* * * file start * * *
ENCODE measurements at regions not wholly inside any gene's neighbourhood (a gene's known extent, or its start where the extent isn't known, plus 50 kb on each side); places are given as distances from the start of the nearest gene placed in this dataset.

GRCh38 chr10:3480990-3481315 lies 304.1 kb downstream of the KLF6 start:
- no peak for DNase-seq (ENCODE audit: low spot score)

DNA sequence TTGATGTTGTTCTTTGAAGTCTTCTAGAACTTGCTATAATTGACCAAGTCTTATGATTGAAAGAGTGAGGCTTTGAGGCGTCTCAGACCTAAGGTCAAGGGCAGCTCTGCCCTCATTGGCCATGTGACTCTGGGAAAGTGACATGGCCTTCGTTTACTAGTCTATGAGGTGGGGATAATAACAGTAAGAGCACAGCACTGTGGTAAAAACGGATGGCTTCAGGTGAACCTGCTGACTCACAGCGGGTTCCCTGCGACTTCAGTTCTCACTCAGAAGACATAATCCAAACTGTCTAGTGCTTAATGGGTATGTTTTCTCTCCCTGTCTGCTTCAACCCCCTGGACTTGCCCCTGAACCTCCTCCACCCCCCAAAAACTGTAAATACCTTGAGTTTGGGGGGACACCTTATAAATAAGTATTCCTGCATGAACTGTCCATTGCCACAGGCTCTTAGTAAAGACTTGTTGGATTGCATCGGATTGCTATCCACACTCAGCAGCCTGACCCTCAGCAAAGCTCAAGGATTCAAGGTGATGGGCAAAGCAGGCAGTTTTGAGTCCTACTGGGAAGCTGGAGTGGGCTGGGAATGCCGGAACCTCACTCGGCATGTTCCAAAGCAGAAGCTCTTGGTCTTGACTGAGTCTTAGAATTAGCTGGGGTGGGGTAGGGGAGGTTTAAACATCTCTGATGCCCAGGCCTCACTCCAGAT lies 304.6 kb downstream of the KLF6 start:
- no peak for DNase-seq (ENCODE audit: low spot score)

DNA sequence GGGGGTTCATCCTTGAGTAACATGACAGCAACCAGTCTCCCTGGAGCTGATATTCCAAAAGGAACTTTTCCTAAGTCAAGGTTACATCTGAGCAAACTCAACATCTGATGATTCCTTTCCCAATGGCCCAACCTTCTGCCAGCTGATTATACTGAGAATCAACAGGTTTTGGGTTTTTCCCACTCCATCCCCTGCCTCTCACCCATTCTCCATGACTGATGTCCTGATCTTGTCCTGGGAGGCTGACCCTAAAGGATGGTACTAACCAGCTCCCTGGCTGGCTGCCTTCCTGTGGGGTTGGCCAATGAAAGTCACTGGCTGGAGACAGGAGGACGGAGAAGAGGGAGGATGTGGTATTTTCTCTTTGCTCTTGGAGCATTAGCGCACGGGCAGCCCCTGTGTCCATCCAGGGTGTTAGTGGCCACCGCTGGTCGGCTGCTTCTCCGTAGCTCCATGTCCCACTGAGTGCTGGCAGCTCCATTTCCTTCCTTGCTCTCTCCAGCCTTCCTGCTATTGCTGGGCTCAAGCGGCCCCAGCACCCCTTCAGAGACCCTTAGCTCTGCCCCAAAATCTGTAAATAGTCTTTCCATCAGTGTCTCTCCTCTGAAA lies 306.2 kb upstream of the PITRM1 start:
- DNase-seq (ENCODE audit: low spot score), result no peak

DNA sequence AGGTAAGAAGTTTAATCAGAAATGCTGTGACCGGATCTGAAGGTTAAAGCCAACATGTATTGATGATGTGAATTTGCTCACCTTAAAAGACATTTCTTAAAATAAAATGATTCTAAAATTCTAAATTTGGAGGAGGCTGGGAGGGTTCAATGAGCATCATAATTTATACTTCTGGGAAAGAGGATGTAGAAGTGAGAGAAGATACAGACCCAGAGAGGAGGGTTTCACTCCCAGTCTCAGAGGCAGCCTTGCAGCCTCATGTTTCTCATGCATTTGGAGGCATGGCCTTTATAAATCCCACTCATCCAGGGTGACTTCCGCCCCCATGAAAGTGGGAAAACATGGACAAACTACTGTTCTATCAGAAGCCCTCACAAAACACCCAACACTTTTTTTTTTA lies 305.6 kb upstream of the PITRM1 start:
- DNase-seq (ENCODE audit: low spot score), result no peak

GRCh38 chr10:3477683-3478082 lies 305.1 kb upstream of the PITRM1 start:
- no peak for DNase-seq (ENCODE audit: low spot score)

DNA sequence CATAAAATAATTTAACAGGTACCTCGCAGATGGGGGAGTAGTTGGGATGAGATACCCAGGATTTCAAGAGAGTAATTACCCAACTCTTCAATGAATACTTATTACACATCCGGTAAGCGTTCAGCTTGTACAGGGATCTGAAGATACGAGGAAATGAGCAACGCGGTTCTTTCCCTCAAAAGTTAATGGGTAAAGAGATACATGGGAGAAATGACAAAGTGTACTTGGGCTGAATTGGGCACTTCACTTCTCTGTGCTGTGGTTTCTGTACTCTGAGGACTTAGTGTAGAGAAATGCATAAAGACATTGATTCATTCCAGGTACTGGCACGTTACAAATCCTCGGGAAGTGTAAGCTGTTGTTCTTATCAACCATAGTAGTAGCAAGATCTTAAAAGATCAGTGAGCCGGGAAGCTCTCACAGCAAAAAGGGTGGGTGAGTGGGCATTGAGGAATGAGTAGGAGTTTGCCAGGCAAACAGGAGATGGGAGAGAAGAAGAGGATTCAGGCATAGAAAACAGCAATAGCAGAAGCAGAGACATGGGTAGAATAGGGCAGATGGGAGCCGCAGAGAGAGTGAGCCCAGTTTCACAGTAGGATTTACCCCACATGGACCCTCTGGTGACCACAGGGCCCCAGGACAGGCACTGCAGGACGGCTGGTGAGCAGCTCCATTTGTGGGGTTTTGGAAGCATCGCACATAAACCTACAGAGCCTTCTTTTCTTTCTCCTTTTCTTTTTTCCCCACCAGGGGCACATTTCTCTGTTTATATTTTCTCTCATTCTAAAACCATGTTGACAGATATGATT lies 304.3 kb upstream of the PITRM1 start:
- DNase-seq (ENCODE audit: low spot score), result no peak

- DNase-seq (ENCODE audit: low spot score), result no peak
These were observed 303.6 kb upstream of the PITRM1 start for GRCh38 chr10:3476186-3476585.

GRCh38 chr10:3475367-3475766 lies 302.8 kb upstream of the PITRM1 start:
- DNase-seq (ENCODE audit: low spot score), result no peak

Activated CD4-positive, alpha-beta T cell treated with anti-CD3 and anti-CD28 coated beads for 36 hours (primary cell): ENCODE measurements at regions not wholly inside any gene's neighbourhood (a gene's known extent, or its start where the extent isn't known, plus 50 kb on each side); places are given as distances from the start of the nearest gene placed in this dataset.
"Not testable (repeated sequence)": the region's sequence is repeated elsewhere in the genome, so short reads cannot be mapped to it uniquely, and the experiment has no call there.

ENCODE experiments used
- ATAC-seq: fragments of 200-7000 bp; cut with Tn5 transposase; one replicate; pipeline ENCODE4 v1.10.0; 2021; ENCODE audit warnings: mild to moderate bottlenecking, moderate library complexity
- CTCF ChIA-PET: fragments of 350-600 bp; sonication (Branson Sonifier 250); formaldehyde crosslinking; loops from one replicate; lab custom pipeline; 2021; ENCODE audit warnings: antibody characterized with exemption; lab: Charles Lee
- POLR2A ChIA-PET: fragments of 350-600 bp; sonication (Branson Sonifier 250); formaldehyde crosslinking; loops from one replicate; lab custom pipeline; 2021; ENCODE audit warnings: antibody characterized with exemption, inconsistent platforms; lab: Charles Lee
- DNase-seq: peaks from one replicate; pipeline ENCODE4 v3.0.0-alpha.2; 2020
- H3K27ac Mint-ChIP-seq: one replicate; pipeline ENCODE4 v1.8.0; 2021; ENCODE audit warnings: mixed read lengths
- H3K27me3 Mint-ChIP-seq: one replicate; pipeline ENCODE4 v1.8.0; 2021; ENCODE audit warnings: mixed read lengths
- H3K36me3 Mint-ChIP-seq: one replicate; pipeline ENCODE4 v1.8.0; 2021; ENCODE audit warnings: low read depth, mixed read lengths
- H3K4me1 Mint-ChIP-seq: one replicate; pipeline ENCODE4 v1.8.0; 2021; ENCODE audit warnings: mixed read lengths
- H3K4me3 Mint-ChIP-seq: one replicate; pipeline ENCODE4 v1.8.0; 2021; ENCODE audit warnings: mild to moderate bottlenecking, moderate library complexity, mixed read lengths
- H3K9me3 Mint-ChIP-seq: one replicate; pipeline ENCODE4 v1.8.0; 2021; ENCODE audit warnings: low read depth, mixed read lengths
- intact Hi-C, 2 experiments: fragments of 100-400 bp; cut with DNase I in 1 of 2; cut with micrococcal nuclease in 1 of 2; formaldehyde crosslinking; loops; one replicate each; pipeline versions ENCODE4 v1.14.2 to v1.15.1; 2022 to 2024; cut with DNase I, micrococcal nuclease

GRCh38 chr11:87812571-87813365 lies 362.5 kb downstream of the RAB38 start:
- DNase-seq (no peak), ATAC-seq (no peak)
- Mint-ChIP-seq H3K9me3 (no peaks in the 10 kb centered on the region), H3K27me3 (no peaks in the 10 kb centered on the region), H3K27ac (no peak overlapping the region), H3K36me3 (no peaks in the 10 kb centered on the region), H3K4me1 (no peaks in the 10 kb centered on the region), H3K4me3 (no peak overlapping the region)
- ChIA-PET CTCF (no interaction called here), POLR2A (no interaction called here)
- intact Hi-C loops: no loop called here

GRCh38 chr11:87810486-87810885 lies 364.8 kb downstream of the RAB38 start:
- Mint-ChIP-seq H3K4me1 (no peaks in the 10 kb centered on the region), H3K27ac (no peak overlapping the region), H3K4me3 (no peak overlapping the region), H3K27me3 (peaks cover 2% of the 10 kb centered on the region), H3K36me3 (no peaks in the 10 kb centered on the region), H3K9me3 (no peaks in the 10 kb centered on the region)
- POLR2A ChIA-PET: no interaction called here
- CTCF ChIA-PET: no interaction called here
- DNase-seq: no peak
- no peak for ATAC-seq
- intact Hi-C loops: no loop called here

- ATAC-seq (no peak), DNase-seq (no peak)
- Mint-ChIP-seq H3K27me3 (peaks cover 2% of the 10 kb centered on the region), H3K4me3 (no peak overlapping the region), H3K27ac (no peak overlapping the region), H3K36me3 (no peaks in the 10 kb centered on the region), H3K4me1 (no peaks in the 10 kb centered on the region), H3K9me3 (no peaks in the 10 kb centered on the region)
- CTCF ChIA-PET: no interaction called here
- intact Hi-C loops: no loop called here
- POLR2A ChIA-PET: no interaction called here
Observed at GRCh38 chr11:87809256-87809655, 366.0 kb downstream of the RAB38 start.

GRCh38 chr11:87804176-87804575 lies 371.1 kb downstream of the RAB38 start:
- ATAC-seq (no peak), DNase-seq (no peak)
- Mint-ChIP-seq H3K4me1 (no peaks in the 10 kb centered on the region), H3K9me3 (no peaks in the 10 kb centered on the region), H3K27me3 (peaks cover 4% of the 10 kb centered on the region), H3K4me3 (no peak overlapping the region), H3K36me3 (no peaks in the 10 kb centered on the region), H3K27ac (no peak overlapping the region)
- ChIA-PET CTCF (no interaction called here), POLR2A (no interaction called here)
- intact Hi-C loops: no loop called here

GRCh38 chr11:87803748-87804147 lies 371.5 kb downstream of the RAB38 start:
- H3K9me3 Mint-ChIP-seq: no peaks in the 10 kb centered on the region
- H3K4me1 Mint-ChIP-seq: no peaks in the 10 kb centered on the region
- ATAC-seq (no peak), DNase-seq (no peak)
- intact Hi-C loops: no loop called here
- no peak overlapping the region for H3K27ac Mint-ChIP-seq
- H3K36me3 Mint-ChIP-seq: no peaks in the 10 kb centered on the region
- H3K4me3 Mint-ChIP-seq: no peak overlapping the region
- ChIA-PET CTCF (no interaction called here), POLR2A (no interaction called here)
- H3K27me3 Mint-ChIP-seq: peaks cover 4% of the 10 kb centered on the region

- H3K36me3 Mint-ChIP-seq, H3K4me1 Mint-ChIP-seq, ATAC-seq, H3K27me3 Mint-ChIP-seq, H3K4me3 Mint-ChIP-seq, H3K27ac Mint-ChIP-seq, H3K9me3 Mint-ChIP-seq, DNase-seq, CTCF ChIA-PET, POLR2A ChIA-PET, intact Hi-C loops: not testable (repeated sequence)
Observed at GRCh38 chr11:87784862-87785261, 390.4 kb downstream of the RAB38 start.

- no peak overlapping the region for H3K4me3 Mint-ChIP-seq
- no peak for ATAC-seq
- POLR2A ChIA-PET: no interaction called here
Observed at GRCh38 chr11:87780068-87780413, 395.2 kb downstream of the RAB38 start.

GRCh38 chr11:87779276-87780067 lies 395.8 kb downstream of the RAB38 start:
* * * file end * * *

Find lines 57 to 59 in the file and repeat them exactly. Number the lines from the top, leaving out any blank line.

- H3K4me1 Mint-ChIP-seq: no peaks in the 10 kb centered on the region
- ATAC-seq (no peak), DNase-seq (no peak)
- intact Hi-C loops: no loop called here